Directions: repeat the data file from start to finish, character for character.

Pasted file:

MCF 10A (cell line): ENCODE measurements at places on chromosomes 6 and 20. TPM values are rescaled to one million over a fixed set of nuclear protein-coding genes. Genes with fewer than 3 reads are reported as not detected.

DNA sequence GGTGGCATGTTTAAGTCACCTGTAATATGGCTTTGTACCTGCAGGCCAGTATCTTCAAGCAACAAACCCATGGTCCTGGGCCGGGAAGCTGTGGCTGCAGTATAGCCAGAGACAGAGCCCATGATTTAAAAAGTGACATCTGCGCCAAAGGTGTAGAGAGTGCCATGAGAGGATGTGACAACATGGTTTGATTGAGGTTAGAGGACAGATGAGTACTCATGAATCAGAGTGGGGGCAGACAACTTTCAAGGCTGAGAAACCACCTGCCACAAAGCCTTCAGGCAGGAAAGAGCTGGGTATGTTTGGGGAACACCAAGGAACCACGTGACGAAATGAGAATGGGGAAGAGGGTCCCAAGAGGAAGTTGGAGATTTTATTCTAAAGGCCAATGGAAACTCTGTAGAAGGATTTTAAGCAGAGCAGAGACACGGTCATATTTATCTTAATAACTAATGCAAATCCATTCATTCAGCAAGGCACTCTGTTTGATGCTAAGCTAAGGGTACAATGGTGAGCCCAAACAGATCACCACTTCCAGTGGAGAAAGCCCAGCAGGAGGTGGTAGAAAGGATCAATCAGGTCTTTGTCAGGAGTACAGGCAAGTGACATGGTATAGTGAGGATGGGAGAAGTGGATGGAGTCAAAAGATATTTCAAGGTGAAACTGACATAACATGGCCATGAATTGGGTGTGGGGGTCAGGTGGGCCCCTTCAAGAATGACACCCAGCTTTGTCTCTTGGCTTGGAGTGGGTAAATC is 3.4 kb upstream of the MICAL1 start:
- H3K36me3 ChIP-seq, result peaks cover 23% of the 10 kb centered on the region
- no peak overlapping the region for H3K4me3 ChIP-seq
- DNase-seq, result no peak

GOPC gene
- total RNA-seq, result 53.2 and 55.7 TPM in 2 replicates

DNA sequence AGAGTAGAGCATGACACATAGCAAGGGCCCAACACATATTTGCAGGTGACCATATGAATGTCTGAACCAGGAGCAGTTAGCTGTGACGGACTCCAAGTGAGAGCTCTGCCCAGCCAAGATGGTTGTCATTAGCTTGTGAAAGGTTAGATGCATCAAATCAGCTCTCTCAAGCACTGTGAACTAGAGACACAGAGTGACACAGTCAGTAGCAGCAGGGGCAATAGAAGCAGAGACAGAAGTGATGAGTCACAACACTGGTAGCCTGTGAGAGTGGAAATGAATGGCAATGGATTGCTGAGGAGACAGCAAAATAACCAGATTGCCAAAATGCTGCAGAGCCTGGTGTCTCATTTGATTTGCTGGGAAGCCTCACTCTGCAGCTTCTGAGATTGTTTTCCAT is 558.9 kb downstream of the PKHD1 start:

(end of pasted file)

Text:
MCF 10A (cell line): ENCODE measurements at places on chromosomes 6 and 20. TPM values are rescaled to one million over a fixed set of nuclear protein-coding genes. Genes with fewer than 3 reads are reported as not detected.

DNA sequence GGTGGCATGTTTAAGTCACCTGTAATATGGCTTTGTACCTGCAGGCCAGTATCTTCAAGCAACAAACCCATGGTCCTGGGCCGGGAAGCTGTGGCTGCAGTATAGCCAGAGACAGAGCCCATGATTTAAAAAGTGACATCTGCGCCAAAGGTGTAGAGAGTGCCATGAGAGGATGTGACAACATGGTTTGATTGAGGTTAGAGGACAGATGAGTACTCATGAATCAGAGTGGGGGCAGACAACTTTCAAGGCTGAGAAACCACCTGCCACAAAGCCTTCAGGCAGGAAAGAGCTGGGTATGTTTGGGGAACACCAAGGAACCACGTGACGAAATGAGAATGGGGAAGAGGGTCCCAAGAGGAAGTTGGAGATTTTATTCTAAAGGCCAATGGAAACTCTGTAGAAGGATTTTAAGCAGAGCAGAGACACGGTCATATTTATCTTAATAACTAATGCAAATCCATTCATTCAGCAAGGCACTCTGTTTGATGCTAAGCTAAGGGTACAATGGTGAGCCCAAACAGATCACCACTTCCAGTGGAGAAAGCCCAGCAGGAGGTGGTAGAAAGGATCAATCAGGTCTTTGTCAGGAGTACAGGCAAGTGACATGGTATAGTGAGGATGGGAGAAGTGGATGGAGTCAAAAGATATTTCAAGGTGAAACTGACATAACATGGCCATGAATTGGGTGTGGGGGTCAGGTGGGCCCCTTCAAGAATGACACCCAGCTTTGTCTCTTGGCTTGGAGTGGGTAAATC is 3.4 kb upstream of the MICAL1 start:
- H3K36me3 ChIP-seq, result peaks cover 23% of the 10 kb centered on the region
- no peak overlapping the region for H3K4me3 ChIP-seq
- DNase-seq, result no peak

GOPC gene
- total RNA-seq, result 53.2 and 55.7 TPM in 2 replicates

DNA sequence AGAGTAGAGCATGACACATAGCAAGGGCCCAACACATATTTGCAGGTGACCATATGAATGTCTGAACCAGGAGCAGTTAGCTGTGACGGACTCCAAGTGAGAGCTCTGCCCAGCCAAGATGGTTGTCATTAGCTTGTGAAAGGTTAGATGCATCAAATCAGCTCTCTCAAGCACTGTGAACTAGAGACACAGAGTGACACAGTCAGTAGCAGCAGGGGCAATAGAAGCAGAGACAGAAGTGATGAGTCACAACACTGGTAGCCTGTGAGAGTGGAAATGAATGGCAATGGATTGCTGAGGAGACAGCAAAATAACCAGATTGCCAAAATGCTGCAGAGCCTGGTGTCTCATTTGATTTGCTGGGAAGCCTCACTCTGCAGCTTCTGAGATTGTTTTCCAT is 558.9 kb downstream of the PKHD1 start: